by Tajinder Dhillon.
The Misery Index is defined as a combination of the unemployment rate plus inflation rate for a country. Rising prices combined with a large unemployment rate is undesirable but one that the U.S. partially faces today given the impact of COVID-19. The U.S. Misery Index peaked at 15.0% in April 2020, a level not seen since 1982.
Exhibit 1 provides a global picture of the Misery Index. The U.S. saw the largest spike in the index out of the countries selected below during COVID-19. Canada saw the second largest spike during 2020. Japan has been able to maintain its low unemployment rate as it has the lowest number of total COVID-19 cases out of the selected countries in Exhibit 1. To date, Japan has 85,586 total cases in comparison to 7,359,089 total cases in the U.S.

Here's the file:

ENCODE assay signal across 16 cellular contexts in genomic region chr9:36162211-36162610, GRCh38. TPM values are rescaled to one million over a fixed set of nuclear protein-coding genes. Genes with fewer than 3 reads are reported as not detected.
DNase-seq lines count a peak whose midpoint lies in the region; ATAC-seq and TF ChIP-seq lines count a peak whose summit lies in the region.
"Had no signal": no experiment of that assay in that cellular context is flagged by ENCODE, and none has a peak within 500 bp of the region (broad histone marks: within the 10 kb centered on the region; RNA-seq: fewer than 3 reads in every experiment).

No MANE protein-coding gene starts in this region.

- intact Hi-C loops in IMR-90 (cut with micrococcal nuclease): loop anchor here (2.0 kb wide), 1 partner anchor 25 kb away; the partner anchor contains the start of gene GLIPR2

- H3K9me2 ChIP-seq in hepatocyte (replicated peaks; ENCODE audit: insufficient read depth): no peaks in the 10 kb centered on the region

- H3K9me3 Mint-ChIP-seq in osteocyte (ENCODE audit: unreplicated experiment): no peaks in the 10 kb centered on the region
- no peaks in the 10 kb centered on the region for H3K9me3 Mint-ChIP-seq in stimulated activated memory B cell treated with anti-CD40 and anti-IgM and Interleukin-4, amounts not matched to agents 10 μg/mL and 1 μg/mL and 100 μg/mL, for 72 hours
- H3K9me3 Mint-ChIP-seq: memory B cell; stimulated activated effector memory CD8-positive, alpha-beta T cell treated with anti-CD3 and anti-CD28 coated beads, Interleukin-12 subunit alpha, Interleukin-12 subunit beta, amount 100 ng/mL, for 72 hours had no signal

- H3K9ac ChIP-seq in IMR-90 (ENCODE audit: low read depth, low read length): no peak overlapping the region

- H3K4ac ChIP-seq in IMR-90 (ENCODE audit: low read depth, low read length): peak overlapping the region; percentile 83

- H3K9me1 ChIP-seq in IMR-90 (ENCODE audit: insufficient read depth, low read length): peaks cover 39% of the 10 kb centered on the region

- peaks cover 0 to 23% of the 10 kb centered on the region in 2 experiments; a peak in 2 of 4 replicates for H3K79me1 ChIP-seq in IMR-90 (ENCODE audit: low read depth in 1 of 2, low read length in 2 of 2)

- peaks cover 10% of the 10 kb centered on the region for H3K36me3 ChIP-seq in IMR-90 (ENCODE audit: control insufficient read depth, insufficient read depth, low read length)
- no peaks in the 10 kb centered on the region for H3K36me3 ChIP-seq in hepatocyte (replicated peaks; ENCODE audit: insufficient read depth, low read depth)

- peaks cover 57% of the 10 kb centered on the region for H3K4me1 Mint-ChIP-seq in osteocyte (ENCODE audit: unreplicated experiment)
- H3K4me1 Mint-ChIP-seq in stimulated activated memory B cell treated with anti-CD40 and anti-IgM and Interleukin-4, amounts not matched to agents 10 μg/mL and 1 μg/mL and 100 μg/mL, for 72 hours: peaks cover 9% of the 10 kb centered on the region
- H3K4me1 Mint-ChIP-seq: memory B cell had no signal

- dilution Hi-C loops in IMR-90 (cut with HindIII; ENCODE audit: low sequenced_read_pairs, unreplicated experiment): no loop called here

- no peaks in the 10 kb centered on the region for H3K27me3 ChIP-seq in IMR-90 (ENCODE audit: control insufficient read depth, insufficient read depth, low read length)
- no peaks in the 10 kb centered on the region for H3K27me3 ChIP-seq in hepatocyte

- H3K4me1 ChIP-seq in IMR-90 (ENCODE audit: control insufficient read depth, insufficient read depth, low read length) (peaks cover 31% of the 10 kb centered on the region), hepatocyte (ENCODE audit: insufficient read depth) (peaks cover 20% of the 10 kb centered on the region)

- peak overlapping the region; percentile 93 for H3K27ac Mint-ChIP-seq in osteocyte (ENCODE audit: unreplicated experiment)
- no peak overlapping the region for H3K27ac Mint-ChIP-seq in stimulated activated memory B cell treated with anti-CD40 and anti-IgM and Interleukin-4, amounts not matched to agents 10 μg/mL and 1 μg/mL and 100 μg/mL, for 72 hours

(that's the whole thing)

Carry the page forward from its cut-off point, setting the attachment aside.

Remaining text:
Exhibit 1: Global Misery Index
Global inflation rates remain well below long-term averages. The U.S. has a current inflation rate of 1.31%, which is below the 70-year long-term average of 3.5%. U.S. inflation peaked at 14.8% in March 1980.
This means that the Misery Index for the U.S. is currently being driven primarily by high unemployment. The U.S. unemployment rate hit an all-time high of 14.7% in April 2020. It has since improved to 7.9% in September 2020 given a combination of government stimulus and a gradual re-opening of the economy.
In August 2008, the opposite occurred when the U.S. Misery Index was also at a high level at 11.5%. During this time, the U.S. unemployment rate was approximately 6.1%, but the inflation rate was 5.4%. The rise in inflation was primarily due to a spike in oil prices as Brent oil reached a peak of $145.61 a barrel in July 2008.
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